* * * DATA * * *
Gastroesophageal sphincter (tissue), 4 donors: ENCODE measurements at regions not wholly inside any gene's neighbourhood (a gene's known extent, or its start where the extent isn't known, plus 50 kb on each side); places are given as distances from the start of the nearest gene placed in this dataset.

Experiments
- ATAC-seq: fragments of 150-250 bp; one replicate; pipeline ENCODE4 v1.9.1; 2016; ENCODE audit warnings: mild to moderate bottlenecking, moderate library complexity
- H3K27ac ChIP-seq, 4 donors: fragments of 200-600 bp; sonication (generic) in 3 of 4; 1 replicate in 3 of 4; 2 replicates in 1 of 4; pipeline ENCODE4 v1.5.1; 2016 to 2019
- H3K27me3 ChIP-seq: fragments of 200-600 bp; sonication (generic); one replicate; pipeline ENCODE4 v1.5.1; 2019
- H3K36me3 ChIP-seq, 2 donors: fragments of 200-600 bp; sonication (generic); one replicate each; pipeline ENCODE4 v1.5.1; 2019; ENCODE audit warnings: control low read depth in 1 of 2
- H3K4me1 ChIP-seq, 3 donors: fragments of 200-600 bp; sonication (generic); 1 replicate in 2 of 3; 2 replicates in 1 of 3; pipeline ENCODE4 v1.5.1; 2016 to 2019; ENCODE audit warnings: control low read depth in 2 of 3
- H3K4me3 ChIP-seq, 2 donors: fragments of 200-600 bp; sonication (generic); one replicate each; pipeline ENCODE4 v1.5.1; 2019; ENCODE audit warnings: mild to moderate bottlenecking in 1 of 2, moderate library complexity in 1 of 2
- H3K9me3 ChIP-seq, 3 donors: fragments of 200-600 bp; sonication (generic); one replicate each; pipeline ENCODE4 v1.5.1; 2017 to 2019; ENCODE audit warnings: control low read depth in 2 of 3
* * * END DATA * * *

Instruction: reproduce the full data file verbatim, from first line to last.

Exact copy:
Gastroesophageal sphincter (tissue), 4 donors: ENCODE measurements at regions not wholly inside any gene's neighbourhood (a gene's known extent, or its start where the extent isn't known, plus 50 kb on each side); places are given as distances from the start of the nearest gene placed in this dataset.

Experiments
- ATAC-seq: fragments of 150-250 bp; one replicate; pipeline ENCODE4 v1.9.1; 2016; ENCODE audit warnings: mild to moderate bottlenecking, moderate library complexity
- H3K27ac ChIP-seq, 4 donors: fragments of 200-600 bp; sonication (generic) in 3 of 4; 1 replicate in 3 of 4; 2 replicates in 1 of 4; pipeline ENCODE4 v1.5.1; 2016 to 2019
- H3K27me3 ChIP-seq: fragments of 200-600 bp; sonication (generic); one replicate; pipeline ENCODE4 v1.5.1; 2019
- H3K36me3 ChIP-seq, 2 donors: fragments of 200-600 bp; sonication (generic); one replicate each; pipeline ENCODE4 v1.5.1; 2019; ENCODE audit warnings: control low read depth in 1 of 2
- H3K4me1 ChIP-seq, 3 donors: fragments of 200-600 bp; sonication (generic); 1 replicate in 2 of 3; 2 replicates in 1 of 3; pipeline ENCODE4 v1.5.1; 2016 to 2019; ENCODE audit warnings: control low read depth in 2 of 3
- H3K4me3 ChIP-seq, 2 donors: fragments of 200-600 bp; sonication (generic); one replicate each; pipeline ENCODE4 v1.5.1; 2019; ENCODE audit warnings: mild to moderate bottlenecking in 1 of 2, moderate library complexity in 1 of 2
- H3K9me3 ChIP-seq, 3 donors: fragments of 200-600 bp; sonication (generic); one replicate each; pipeline ENCODE4 v1.5.1; 2017 to 2019; ENCODE audit warnings: control low read depth in 2 of 3